After a tough year, local dairymen thought they had seen the worst of the bad times.
Not true. Feed prices are through the roof again, the price producers are getting for milk is down, and dairy producers are once again struggling.
"Every day is a new adventure," said Simon Vander Woude, a third-generation Merced dairyman. His grandparents, who emigrated from Holland, started the dairy business that Vander Woude now runs in partnership with his father, William, and brother, Arlan.
"We don't just work with animals and employees anymore," Vander Woude said. "We are forced to spend part of our time watching the markets -- what's happening with the grain and milk futures markets."
Although Vander Woude said he doesn't mind dealing with the numbers-crunching part of his business, it's one more aspect of a day filled with milking, feeding and all the other activities at a dairy.
Michael Marsh, chief executive officer of Western United Dairymen, a voluntary membership organization representing more than 60 percent of the milk produced in California, said the price dairymen are being paid for milk isn't that bad. It's the cost of feed that's killing producers.
"If our feed costs were at somewhere near normal levels, most of the producers would be cash-flowing today," Marsh said.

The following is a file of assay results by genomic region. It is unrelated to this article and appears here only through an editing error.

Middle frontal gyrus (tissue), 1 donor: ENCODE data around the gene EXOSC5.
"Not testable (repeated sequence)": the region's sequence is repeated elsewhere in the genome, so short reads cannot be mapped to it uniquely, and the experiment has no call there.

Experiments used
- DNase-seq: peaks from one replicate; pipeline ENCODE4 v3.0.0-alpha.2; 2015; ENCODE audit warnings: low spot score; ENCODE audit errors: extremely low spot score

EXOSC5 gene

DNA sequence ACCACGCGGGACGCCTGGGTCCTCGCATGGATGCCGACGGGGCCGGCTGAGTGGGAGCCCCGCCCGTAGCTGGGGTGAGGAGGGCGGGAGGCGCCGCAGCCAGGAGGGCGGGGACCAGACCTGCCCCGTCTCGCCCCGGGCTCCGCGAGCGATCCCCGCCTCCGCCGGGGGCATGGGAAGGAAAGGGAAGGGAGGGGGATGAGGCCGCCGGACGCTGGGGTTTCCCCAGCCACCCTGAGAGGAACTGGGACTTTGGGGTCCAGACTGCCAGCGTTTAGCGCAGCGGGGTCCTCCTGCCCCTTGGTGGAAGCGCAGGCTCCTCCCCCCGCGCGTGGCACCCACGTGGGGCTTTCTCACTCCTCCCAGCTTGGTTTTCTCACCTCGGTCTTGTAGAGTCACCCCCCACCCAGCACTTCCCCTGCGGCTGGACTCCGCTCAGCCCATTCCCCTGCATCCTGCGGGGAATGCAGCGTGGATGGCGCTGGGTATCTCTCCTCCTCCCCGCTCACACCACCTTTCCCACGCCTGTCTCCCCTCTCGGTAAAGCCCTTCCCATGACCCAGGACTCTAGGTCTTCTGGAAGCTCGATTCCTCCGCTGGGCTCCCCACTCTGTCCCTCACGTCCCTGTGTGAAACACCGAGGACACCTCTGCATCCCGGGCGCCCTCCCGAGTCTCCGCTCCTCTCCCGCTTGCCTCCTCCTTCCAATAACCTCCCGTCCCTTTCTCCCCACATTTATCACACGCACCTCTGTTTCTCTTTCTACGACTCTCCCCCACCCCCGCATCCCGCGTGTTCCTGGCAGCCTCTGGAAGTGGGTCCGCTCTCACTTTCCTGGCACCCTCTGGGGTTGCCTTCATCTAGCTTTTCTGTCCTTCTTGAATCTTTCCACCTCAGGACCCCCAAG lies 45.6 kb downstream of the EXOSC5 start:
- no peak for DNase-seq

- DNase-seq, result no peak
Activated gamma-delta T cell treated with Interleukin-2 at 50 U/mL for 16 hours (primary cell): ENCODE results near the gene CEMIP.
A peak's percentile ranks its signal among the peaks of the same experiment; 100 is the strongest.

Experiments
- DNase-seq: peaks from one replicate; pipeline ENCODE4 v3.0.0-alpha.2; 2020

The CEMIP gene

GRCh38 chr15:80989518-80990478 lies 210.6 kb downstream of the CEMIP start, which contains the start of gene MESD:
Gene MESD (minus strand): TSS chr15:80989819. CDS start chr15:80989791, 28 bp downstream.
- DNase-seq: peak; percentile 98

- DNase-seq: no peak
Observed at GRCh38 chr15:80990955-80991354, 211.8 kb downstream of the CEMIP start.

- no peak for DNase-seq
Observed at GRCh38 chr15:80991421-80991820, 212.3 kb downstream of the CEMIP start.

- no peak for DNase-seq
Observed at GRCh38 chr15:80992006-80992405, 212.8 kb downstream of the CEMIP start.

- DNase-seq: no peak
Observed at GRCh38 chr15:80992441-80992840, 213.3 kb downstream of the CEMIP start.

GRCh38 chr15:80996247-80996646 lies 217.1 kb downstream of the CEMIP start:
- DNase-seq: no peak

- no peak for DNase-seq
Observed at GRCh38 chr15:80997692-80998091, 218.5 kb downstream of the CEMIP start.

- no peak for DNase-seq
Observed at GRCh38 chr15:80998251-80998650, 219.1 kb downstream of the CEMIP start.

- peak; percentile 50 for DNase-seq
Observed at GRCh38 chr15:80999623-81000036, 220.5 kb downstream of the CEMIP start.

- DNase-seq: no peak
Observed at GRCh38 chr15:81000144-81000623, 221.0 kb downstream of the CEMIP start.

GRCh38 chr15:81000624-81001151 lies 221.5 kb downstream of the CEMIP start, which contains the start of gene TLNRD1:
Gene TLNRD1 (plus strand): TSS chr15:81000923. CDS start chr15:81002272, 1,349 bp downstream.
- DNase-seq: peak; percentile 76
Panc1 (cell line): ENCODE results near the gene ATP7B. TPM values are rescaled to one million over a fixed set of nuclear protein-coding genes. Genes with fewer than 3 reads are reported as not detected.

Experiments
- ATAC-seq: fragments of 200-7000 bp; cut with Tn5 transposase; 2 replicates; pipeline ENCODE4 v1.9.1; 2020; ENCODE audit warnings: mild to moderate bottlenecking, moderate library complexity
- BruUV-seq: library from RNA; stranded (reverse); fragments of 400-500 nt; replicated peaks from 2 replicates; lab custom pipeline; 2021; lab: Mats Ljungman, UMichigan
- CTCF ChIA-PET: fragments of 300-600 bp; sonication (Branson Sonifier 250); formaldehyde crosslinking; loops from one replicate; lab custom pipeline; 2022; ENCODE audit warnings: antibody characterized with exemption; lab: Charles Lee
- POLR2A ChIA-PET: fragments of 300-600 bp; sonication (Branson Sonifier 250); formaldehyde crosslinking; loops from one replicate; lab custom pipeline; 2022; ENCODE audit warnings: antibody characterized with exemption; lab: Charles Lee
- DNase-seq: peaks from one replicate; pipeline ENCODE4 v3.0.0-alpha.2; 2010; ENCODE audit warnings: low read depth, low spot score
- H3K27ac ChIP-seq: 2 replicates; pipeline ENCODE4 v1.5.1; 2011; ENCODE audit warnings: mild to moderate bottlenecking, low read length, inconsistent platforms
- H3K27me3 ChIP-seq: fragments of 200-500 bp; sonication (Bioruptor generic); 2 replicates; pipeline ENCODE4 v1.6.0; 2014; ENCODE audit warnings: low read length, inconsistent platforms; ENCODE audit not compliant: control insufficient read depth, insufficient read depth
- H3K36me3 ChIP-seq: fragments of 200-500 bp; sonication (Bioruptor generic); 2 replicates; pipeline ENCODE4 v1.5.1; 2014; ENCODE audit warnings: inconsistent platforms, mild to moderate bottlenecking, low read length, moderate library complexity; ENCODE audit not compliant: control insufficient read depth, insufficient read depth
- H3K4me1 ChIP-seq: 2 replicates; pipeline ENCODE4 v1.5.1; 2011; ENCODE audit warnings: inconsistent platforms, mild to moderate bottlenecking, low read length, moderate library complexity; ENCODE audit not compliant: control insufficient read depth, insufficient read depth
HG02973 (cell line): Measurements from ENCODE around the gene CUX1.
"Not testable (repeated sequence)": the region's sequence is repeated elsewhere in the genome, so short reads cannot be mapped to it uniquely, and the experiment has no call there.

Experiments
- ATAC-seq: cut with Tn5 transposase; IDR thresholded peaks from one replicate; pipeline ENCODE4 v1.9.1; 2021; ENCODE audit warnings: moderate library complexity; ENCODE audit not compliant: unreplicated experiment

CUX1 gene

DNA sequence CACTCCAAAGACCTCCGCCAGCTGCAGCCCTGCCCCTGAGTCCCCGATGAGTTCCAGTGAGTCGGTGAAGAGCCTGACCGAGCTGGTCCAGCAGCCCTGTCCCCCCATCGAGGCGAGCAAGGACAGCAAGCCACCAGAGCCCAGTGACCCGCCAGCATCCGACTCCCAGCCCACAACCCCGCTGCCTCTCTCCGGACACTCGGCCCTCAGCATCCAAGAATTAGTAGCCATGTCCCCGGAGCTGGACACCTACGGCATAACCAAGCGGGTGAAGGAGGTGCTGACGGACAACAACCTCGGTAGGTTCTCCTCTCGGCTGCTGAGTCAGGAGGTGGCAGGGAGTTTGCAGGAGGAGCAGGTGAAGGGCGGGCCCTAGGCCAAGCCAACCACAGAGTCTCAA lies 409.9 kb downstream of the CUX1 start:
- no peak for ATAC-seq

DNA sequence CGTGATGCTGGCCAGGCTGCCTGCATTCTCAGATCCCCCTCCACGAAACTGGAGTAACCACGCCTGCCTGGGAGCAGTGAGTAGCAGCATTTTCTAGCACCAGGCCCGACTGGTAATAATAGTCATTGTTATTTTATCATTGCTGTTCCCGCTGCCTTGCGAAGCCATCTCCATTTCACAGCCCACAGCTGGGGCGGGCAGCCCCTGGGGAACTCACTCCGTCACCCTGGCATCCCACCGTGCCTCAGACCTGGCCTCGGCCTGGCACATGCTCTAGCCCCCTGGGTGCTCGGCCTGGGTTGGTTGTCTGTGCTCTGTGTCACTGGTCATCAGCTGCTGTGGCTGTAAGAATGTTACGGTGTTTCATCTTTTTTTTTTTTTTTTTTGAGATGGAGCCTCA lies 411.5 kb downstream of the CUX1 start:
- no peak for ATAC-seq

The cost of feed has exploded partly because of ethanol. The price of corn has gone up as it's been used for fuel instead of feed.
Marsh said dairy producers enjoyed about three months of solid prices ending in October.
"The milk price was just barely exceeding what their input costs were," Marsh said. "The challenge for them now is they have all picked up additional debt load during the recession."
Western United Dairymen, along with others in the dairy industry, are pushing for the end of subsidies for ethanol. They expire Dec. 31, and many dairymen think they shouldn't be renewed.
"Subsidizing ethanol raises the price of food for American citizens," said Ray Veldhuis, a third-generation dairymen in Winton. "Those subsidies cost Americans about $6 billion a year. Let ethanol be sustainable by itself, and if it can't, then let it go by the wayside."
Marsh said because corn prices are high, other feeds such as soybeans, barley and alfalfa hay are also high. Factor in the holidays as a soft time for milk and butter consumption, and the milk producers are right back to struggling.
"If the subsidies for ethanol are allowed to lapse on Dec. 31, I think there would be a quick response in the price of corn," Marsh said.
Although most dairymen have tried to shrink their debt and lower the number of cows they milk, Marsh said it isn't easy. "You can't just turn cows off," he said. "We will have more guys going out of business."
Marsh said about 14 percent of dairy producers went out of business in 2009, and that number is likely to go up for 2010.
Veldhuis said other steps can be taken besides not renewing the subsidies for ethanol.
"We need a growth management plan that would control growth (of dairies)," he said. "If you were growing during times when there wasn't a market for the product, you would be penalized."
Veldhuis said the problems for dairymen aren't confined just to producers.
"The challenges we are facing create challenges in Merced County itself," he said. "Dairy is the No. 1 ag commodity in the county, worth almost $1 billion. When the dairymen are hurting and going out of business, it affects the entire community. It's a compounding deal."
Reporter Carol Reiter can be reached at (209) 385-2486 or email@example.com.